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How to File Bankruptcy

Are you confused about how to file bankruptcy? You aren't alone. The new bankruptcy laws enacted in 2005 have created a tremendous amount of confusion and complexity. The Bankruptcy Abuse Prevention and Consumer Protection Act implemented strict rules and regulations, making it difficult to file personal or business bankruptcy. BAPCPA stipulates all debtors must engage in credit counseling prior to petitioning the court for bankruptcy protection.

Understanding the intricacies of how to file bankruptcy generally requires the services of a qualified bankruptcy attorney. While hiring a lawyer is not required by law, few people possess the fortitude to undergo the bankruptcy process on their own. The complexities of BAPCPA could place debtors who file without legal representation at risk for having their petition rejected

Chapter 7 and Chapter 13 are the two personal bankruptcy chapters, while chapters 9, 11, 12 and 15 are typically reserved for businesses or farmers. Chapter 7 requires liquidation of assets to repay creditors. Certain debts cannot be discharged in Chapter 7 including outstanding child or spousal support, taxes owed to the Internal Revenue Service, pending lawsuits, and government funded or guaranteed student loans.

Chapter 13 bankruptcy allows debtors to retain their assets and repay debts over an extended period of time. It is important to note that BAPCPA requires debtors to undergo the 'means' test to determine how much debt they will have to repay. A large portion of disposable income must be contributed toward repayment of debts.

Many people who file Chapter 13 fail out of bankruptcy within the first year. When debtors are unable to adhere to the repayment plan, creditors can petition the court to dismiss the bankruptcy. If this occurs, the bankruptcy judge can elect to allow the debtor to file for Chapter 7 or dismiss the case. If the case is dismissed, debtors no longer have bankruptcy protection and creditors can move forward with collection actions, including foreclosure.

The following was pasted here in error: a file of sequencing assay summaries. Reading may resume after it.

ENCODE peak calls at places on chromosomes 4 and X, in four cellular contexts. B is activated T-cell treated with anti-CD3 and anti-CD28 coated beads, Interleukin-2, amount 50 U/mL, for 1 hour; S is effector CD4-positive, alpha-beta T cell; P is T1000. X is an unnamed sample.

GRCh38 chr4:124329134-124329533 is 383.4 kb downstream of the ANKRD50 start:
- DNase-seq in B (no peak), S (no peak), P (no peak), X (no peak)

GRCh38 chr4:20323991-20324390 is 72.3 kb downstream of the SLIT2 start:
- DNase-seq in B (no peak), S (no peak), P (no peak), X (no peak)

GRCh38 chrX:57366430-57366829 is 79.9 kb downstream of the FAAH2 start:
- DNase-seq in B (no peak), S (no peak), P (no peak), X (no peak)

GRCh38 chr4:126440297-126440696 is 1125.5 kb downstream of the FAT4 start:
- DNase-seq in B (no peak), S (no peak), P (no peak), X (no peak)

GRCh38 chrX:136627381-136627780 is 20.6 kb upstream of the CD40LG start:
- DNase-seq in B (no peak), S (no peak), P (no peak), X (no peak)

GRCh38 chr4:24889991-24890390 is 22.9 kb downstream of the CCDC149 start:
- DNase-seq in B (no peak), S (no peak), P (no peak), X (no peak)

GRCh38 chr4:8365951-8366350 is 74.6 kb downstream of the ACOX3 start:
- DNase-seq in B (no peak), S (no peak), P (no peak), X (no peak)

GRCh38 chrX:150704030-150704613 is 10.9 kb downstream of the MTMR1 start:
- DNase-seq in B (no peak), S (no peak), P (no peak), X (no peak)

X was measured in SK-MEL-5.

The U.S. Trustee Program provides abundant information on how to file bankruptcy. Debtors who elect to file bankruptcy without legal assistance can obtain necessary forms at

Once the bankruptcy forms are completed, a petition is filed with the bankruptcy court. Shortly thereafter, a 321 Creditor Meeting is arranged. Creditors are allowed to question the debtor as to the circumstances which caused them to file bankruptcy, as well as how they expect to repay outstanding debts. Creditors are not required to attend the meeting. However, if they want their claims to be included in the bankruptcy repayment plan, they must submit their claim within 30 days of the creditor meeting.

Finally, the debtor must appear in front a bankruptcy judge. The judge reviews the case to ensure all requirements have been met and credit counseling has occurred. The judge will either discharge debts through Chapter 7 or Chapter 13, or dismiss the bankruptcy petition altogether.

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Published on October 12, 2008 at 02:15 AM

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